Late in the set, “Dreams of Grandeur” is a hazy pop-punk confessional, the sound of someone navigating the tension between twin desires: to be emotionally available and to be left alone. Closer “I Love You” sounds like it’s being beamed in on some distant AM radio signal. The tune finds a sweet spot between Buddy Holly the legend and “Buddy Holly,” the signature Weezer song.

You’re Welcome is a record stocked with earworms, but it also lives along an emotional razor’s edge. Williams prizes melody above all, but seasons his songs with misanthropy. He comes off like the kind of guy who would gladly drive you out for a day at the beach, then slap your sunburn on the way home. He has more than a little Frank Black — or Black Francis, depending on your preference — to his personality. There are more than a few Pixies touchstones here, actually. On tracks like “Animal,” Stephen Pope sounds as if he took a few courses at the Kim Deal School for Snazzy Basslines.

The band’s previous record, V, was made for Warner Bros. This time out, the band is on Williams’ Ghost Ramp label. At times, You’re Welcome sounds like a band having fun with its newfound freedom. At others, it’s the sound of gleefully flipping off the major-label bosses.

Whatever Wavves is doing, You’re Welcome is a blast of fresh air tailor-made for the start of summer, sunset fades and moments of escape in whatever season they come.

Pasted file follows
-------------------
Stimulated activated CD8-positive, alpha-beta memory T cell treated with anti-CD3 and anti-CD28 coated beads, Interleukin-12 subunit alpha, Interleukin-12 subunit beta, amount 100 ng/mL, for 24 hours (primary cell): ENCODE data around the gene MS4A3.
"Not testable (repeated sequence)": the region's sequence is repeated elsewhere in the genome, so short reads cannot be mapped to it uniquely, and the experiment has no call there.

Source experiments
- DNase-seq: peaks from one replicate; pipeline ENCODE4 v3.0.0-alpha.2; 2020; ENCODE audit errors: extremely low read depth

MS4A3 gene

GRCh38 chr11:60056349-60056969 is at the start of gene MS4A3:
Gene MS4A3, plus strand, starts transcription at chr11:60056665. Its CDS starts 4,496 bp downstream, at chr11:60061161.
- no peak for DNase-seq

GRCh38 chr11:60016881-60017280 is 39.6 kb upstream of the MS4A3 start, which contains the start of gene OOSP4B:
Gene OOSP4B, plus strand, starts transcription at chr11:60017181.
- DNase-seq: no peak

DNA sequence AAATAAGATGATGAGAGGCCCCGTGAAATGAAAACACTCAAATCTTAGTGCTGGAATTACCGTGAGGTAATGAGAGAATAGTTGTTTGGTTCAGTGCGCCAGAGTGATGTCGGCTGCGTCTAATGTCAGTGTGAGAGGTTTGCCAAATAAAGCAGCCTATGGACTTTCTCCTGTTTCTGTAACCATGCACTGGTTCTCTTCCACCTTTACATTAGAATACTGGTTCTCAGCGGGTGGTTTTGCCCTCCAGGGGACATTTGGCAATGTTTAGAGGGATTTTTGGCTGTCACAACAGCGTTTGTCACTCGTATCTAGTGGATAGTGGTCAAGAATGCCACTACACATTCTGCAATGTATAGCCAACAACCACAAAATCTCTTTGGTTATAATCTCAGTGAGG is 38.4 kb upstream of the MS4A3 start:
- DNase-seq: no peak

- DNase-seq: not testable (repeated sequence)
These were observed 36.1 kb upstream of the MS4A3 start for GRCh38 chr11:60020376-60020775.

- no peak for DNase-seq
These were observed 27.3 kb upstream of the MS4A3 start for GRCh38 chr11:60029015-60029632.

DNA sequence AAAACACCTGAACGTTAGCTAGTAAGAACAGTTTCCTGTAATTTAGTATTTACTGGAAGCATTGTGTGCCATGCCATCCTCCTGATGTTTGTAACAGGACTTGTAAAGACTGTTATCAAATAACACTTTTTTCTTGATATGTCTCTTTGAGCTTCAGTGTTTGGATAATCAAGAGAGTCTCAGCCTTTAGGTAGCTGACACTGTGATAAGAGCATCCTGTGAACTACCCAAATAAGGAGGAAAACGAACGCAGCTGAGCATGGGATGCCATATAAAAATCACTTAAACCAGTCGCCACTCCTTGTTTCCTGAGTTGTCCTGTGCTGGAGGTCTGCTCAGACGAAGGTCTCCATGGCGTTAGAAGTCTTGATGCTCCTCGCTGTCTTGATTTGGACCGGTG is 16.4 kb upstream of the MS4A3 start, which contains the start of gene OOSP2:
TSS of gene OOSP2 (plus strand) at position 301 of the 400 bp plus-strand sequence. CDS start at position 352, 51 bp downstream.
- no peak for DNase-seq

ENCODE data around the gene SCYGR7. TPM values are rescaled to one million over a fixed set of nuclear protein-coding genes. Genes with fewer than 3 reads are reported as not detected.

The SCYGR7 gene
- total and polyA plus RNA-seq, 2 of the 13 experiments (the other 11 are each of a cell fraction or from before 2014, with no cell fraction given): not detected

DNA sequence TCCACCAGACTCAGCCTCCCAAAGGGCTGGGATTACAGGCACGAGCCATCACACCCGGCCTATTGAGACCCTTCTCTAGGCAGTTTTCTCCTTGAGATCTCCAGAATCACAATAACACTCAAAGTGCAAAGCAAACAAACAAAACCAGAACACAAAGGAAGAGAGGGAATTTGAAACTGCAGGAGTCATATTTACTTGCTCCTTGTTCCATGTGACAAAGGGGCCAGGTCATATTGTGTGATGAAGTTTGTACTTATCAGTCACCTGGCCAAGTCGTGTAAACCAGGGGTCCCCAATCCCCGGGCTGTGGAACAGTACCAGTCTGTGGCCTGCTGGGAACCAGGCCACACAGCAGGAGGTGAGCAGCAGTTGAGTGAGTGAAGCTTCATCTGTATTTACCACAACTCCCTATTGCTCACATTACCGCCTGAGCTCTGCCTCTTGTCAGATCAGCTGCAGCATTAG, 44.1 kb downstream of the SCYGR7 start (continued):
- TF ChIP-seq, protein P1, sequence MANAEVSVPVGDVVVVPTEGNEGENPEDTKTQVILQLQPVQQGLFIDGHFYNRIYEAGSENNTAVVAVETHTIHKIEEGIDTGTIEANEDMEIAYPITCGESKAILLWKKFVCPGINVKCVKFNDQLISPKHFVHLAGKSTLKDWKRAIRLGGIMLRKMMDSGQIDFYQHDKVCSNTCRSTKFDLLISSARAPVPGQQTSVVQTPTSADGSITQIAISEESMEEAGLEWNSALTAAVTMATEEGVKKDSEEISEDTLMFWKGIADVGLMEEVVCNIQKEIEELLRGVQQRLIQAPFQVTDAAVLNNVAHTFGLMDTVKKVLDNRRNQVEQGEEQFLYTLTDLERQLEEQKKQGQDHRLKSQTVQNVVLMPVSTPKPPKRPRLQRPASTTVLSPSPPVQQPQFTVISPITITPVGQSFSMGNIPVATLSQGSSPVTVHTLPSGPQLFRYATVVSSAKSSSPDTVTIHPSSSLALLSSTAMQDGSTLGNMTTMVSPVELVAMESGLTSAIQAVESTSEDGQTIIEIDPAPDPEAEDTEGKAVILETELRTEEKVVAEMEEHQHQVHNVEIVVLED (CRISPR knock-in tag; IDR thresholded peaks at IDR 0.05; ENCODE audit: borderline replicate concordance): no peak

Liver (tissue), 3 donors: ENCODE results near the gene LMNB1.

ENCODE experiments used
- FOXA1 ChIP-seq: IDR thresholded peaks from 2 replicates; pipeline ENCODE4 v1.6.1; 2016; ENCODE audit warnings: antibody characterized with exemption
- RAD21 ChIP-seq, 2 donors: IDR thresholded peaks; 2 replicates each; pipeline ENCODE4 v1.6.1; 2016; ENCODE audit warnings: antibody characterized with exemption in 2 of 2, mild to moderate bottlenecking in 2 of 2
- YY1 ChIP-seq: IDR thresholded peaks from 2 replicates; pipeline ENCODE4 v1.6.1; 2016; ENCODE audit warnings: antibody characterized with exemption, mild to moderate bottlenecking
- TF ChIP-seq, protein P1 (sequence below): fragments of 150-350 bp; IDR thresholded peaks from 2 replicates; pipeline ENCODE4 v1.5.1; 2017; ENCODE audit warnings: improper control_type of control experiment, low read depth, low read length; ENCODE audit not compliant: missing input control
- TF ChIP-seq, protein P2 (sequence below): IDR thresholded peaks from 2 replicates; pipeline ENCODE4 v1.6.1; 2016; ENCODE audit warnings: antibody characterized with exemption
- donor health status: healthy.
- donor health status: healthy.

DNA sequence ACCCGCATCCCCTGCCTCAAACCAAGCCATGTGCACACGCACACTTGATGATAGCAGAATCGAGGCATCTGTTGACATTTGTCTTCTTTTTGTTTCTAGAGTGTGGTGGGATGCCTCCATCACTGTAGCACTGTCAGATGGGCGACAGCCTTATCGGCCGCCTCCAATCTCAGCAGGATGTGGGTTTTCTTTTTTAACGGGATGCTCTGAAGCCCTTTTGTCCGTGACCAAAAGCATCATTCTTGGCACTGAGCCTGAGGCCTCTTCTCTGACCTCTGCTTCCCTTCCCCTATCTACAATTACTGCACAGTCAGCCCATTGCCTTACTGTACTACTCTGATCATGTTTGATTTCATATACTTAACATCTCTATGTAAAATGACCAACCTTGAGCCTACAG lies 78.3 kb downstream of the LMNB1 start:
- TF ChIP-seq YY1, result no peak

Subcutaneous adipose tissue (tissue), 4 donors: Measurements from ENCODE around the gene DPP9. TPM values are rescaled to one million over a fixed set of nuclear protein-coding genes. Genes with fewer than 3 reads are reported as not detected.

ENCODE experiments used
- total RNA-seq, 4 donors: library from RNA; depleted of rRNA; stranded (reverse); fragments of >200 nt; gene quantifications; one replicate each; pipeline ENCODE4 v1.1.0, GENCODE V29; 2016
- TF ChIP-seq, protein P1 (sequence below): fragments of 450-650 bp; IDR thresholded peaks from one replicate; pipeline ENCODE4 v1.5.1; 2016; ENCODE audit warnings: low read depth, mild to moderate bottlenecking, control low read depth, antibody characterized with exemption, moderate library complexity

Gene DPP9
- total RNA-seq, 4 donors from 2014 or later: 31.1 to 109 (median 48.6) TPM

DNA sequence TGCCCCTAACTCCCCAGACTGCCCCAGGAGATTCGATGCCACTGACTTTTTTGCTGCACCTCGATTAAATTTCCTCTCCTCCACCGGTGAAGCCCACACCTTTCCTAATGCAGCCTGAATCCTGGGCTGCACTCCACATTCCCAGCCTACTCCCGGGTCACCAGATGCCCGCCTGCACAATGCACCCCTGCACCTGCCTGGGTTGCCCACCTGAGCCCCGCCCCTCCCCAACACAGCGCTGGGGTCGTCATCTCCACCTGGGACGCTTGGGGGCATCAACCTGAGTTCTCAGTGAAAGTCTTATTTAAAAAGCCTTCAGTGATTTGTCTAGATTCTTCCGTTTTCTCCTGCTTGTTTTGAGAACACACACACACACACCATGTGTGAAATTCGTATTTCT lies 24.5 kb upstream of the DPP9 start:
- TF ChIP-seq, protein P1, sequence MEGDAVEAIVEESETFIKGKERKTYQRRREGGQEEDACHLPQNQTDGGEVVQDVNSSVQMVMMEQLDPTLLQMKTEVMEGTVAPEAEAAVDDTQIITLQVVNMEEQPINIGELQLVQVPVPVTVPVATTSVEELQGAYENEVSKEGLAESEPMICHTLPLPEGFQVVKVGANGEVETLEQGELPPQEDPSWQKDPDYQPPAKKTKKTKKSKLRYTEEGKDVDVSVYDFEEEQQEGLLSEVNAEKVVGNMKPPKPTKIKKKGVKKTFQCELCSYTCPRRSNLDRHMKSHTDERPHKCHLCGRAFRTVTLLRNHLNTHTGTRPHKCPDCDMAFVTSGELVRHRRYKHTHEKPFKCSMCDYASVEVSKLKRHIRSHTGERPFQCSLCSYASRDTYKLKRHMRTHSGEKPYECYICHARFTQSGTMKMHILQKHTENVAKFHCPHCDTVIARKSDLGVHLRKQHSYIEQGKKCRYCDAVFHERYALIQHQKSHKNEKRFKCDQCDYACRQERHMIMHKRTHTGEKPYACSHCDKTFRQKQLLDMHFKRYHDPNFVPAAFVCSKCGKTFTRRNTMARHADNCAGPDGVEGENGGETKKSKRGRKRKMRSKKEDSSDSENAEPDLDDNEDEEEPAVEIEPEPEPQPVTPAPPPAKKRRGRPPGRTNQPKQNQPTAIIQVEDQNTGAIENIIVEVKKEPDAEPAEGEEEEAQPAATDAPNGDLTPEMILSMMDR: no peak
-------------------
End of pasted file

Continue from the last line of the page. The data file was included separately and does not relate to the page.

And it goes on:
Watch Fallow Land's New Music Video for First 'Pinscher' Single, "Faux"

New MusicWeston PaganoComment

"There is no god waiting for us," warns Fallow Land's Whitaker Fineberg over "Faux"'s reverb bed. "We're all alone and we're all corrupt."

The lead single is quite a dark harbinger for Pinscher, the Ann Arbor-based duo's debut EP due to be self-released June 30, especially following the comparatively sunny "Are All My Bad Decisions Rock And Roll?", which Transverso premiered back in 2015.

What inspired this heavier turn? As Fineberg tells Transverso, "Faux" was born out of a desire to strip oneself down and rebuild in someone else's image and the subsequent realization such a tactic was failed from the start. 


I wrote ‘Pinscher’ while making sense of a recent breakup. “Faux” was a failed last-ditch effort to make the relationship work. As we drifted apart, the term “incompatible” was frequently used as we discussed the relationship. “Faux” expresses my desperate desire to conform to someone else’s needs and the realization that the only way to do that was to change some of the characteristics that made me “me.” This, of course, proved to be impossible. Relationships that are predicated on a false understanding of self are ultimately doomed.

"Faux" sees Fineberg's haunting vocals deftly combined with bandmate Evan Veasey's searching guitar, set to a droning haze, and interspersed math rock-tinged bass and percussion fits and starts.